For the new health reform legislation to work, this absurd call of resistance led by right wing-nuts of a government takeover must end. Treatment of diabetes is one of the most expensive causes for skyrocketing costs among all the major diseases. In my case, working with my doctors, the insurance carrier, drug and medical devise manufacturers, my cost of treatment has been reduced by about 75% in the past year.

Readers comments are welcome as long as they remain civil. We reserve the right to delete any comments that are vulgar, libelous and totally irrelevant to this posting. -- Jer


chickie said...

Please Prove how the cost of treating your diabetes went down 75% thanks to a medtronic device. Plenty of controlled medical studies have concluded continuous glucose monitors drive up the cost of care. The alternative, having patients check their sugar 4 times a day, adjusting their own insulin or insulin pump, and monitoring their tests works better than these devices. For this reason, medicare and medicaid do not cover the devices, which cose $1400 each and need a $35 sensor every three days.

For this reason, the standard of care in the United States, Canada and England is to use these devices in type 1 patients for short periods of time (72 hrs.) in order to help formulate a care plan. Using it perpetually simply wastes money, no evidence exists this additional $350/month cost prolongs life, reduces days lost from work or reduces long term complications. Did the lady in the skirt who chatted up your doctor mention these facts?

Jerry Remmers said...

The Medtronic chip was used once to track glucose for 72 hours and mark a pattern. Insulin dosages were adjusted to the peaks and meal times. Continued adjustments normalized the sugars in which my A1Cs were lowered from a high of 9.5 at the beginning to average recordings of 6.2 after a year. The results were office visits every six weeks to once every three months. Insulin dosages were reduced by half. Three oral medications for cholesterol, trygliscerides and potassium as well as diruetics were eliminated. Check up with heart, pulmonary and kidney doctors were discontinued. The only costs now are quarterly checkups with primary and endocrinologist, quarterly blood lab tests and test strips for the glucose meter. I also no longer need or use the insulin pump. -- Jer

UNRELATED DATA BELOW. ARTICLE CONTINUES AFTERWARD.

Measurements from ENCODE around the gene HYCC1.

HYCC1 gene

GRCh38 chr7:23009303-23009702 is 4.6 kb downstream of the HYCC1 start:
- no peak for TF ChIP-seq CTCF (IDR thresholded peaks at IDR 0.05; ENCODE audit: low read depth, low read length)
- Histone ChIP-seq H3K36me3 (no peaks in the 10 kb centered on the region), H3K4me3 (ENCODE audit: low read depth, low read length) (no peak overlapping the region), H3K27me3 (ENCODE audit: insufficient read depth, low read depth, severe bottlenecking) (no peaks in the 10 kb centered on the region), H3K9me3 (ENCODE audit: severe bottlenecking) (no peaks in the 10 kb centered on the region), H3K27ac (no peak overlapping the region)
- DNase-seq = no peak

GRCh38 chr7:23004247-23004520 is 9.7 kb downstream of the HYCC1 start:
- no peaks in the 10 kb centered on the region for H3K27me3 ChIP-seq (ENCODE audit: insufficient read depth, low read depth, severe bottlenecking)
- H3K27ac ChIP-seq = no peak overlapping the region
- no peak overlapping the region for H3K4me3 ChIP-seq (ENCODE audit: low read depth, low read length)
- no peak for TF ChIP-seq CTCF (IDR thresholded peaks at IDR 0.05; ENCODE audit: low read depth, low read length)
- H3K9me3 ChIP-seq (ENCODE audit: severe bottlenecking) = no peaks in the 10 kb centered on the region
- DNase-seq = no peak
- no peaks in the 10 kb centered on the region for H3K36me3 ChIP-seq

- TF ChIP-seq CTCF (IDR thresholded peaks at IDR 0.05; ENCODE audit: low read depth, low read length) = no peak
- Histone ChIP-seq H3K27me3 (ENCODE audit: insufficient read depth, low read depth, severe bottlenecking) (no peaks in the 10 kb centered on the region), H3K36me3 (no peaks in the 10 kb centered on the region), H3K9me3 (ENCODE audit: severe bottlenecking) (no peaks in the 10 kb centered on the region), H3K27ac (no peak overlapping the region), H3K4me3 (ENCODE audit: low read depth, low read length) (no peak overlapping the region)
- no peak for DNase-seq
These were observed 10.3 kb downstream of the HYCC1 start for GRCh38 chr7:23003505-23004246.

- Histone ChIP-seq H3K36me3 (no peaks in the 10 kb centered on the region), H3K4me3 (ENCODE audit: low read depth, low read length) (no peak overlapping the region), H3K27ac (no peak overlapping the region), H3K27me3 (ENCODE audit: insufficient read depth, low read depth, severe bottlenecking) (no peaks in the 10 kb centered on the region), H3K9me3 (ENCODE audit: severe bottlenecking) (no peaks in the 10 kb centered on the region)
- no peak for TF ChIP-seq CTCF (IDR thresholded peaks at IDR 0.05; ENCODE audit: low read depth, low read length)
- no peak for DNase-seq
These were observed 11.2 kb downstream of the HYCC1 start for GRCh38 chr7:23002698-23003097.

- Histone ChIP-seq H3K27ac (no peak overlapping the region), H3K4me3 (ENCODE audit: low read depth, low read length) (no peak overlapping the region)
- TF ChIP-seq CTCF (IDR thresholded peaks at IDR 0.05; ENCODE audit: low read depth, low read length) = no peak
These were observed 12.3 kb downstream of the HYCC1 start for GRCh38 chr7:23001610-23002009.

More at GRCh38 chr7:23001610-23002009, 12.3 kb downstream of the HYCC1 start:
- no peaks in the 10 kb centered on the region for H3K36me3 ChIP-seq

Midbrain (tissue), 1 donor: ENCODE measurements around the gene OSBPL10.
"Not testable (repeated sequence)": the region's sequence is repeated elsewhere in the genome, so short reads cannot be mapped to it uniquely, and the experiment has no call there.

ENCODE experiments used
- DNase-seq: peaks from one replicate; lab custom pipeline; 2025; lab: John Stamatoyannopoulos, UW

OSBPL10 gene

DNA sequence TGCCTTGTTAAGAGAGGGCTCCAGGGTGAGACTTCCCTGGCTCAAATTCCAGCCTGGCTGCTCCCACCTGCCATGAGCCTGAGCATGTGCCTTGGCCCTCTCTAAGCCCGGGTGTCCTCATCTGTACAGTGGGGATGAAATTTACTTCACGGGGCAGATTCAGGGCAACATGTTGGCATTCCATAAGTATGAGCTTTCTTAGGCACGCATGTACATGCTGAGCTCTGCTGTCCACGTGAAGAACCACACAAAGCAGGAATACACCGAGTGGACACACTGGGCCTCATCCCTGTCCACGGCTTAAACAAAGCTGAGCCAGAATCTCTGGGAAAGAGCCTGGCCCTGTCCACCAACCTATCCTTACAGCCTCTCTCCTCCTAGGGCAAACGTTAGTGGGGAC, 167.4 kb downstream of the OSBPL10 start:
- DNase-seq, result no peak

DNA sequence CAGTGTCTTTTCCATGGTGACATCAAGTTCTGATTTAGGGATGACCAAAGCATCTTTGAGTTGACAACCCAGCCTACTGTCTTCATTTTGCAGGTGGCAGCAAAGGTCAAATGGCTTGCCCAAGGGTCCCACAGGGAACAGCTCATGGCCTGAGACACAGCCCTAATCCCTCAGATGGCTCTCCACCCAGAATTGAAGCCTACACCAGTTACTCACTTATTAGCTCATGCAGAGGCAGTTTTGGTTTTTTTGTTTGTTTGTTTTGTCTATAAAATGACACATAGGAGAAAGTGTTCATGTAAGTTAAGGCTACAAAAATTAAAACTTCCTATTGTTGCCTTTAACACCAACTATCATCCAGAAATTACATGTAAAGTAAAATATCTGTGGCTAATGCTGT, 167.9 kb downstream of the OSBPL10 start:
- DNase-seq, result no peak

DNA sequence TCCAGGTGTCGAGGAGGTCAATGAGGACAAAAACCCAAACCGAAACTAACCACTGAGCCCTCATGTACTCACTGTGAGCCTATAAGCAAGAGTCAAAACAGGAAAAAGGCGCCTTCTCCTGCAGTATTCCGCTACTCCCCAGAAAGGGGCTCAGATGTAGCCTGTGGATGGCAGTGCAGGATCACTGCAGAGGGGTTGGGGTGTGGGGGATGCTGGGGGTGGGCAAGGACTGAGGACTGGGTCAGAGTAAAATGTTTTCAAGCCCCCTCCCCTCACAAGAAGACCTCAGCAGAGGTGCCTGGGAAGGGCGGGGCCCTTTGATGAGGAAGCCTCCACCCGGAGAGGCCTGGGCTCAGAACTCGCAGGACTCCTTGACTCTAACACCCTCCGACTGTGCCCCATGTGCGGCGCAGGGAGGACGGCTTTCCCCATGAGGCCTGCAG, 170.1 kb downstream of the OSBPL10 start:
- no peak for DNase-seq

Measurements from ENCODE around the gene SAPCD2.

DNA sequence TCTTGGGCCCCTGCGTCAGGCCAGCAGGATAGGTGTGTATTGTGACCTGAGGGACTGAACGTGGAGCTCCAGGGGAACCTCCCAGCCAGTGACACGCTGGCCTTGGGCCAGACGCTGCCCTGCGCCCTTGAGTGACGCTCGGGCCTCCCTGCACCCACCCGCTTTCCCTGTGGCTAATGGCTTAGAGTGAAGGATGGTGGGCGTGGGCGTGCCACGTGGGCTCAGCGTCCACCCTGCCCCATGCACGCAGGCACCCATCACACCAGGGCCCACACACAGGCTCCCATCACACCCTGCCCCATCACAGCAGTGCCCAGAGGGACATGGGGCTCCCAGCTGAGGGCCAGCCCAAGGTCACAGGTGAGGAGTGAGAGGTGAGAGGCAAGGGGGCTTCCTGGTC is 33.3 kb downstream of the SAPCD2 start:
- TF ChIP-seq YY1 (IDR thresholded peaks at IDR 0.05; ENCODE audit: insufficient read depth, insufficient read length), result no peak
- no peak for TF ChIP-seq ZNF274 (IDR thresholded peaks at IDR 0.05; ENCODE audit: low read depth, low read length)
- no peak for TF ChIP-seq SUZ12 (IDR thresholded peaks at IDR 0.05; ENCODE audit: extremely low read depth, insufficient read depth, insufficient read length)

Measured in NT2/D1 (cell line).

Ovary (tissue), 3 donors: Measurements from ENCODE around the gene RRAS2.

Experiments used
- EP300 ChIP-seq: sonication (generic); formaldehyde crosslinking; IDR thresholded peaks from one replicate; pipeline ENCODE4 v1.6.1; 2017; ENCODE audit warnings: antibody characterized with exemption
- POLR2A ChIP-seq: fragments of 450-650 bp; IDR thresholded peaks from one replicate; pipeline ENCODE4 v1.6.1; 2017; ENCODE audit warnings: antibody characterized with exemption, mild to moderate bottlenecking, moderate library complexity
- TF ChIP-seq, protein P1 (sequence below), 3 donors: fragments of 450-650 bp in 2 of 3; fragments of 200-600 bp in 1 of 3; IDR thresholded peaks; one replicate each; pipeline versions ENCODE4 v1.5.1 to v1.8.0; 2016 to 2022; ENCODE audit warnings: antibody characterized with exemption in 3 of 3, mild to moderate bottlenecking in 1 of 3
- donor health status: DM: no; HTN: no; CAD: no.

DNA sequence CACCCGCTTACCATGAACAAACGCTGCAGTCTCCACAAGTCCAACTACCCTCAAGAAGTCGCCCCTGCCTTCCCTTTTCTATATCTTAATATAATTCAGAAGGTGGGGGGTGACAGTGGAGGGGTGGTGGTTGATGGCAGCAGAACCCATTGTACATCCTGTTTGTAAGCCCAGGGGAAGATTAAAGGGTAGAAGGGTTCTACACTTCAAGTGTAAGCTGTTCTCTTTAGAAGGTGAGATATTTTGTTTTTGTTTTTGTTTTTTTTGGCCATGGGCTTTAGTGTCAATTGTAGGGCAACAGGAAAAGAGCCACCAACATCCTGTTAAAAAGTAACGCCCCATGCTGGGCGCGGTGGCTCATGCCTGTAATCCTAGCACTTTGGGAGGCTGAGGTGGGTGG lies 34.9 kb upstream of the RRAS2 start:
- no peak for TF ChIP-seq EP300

Jerry Remmers said...

One correction to your inquiry. The 72-hour tracking computer chips would be used once every three months, not every three days. Because my meter readings taken manually and the consistent "normal" A1C averages in the low 6s, there was no need to use Medtronic's chips for repeated tests.

Anonymous said...

I work in healthcare and am astonished you support the incredible waste fostered on patients and the government by "big pharma".

During the recent national debate on health reform, Big Pharma took a hit as one of the bad guys driving health costs up.
What was lost in the hysteria is that the major drug companies offer free or copays ranging as high as $10 for a 30-day prescription to low income patients on Medicaid.

So, you've seen the commercials for a brand name sleeping pill- they're $8 each! the monthly cost to the insurance plan is triple the brand name drug that was being promoted last year. Big pharma seriously raises health care costs with these co-pay coupons that try to drive market share to their more profitable brands.

There's only so much money to go around. In a hospital, they charge you $125 for a generic antibiotic that costs $40, because medicare and medicaid cap the price at $12, so the extra is cost-shifted to the insurance company. When they raise their rates, washington proposes price caps and cost controls, an absurd way to deal with the issue.

Health costs will never be reduced without publishing efficacy and outcomes data. If citizens knew they could get the same restful sleep for 1/3 the cost, they would do the right thing. A nanny-state cannot accomplish this with a top-down bureaucracy, all they'll give us is rationing to fit their budget.

chickie said...

Health Net criteria are available online. To this nutritionist, it sounds like you met the requirements for short term use.

I was questioning perpetual use, which many of my patients want cause it has a cool computer interface (and they want someone else to pay for it) You should appeal the denial!